(NYSE: TSL  ) announced that it is prepared to ship its new Trinamount rooftop system to installers in the U.S. There are three versions of the product, which will be used on tile roofs, pitched roofs, and commercial PV systems. Trina expects this to help lower overall system costs and highlights the industry's focus on balance of system costs, not just panel costs.

Suntech Power (NYSE: STP  ) launched two new panels for sale in the Americas. The first is a 245-watt panel designed to reduce shading on the cell surface to improve light absorption. The other is a 290-watt panel for utility-scale projects that includes a higher output wafer and better light-induced degradation.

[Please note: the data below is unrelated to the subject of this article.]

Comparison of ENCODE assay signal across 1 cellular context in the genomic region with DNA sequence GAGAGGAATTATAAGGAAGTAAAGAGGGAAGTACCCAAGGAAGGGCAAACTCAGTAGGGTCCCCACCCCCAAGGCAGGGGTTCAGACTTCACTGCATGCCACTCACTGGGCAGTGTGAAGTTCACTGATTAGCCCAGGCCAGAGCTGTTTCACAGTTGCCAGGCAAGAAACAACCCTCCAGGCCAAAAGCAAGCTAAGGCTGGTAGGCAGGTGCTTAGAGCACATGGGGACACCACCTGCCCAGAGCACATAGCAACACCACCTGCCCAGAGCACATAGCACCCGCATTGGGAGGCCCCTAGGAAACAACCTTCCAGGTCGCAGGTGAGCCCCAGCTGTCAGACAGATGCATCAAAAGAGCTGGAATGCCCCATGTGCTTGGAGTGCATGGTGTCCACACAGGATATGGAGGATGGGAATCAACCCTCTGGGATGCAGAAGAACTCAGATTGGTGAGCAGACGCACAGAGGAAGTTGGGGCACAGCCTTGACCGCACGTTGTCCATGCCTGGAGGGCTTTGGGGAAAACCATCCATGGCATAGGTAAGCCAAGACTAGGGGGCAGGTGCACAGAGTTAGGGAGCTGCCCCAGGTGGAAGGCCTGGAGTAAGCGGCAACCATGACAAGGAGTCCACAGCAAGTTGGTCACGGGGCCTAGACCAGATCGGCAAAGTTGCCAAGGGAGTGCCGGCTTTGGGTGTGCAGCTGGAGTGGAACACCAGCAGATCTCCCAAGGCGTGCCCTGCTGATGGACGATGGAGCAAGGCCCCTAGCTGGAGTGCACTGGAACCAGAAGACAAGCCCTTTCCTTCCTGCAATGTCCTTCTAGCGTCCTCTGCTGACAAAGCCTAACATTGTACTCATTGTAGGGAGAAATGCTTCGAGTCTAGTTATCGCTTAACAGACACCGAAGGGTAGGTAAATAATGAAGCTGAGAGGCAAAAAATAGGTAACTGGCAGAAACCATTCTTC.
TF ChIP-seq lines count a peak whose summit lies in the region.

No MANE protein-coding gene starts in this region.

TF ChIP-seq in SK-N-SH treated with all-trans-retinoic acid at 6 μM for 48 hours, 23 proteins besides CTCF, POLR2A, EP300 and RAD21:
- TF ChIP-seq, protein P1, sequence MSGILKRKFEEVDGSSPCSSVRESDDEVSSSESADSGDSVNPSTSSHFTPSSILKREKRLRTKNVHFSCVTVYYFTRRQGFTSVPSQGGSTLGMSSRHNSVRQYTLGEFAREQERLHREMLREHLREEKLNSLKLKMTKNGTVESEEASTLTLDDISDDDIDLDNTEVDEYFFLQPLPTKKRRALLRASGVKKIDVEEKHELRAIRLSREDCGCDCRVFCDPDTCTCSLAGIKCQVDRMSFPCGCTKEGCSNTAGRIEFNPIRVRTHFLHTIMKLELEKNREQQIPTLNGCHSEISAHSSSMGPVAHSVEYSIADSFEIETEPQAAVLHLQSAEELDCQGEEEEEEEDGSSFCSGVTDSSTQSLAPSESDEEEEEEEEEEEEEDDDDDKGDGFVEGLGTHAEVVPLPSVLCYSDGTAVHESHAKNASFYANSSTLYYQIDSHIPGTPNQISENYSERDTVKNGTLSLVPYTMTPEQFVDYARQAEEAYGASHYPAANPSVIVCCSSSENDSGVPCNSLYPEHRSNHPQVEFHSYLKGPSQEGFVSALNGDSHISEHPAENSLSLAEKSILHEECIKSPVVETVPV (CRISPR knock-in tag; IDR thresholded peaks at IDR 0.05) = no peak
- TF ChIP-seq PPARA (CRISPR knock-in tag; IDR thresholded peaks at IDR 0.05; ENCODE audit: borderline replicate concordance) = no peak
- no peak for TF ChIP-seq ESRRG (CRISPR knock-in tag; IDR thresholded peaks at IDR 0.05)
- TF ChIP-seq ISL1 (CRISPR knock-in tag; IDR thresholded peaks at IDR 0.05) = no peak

Suntech also increased its limited warranty from five years to 10, hopefully a sign that the company has increased confidence in its products.

ReneSola also said it is shipping the new Virtus wafers and modules, which have cell efficiency rates of 17.5% to 18.2% for the high-end cells. This continues Chinese manufacturers' renewed focus on efficiency in an effort to catch up to industry leader SunPower (Nasdaq: SPWRA  ) .

Last and maybe most notable is the announcement from United Solar, a subsidiary of Energy Conversion Devices (Nasdaq: ENER  ) , that it has reached a cell efficiency of 16.3% for a small-area cell. This is still a long way from making it into an actual panel, but I've criticized Energy Conversion Devices in the past for making panels that are way behind the efficiency curve. So this week I applaud the company's move and hope it will help turn around the company's financial position. I'll be watching closely.

Foolish bottom line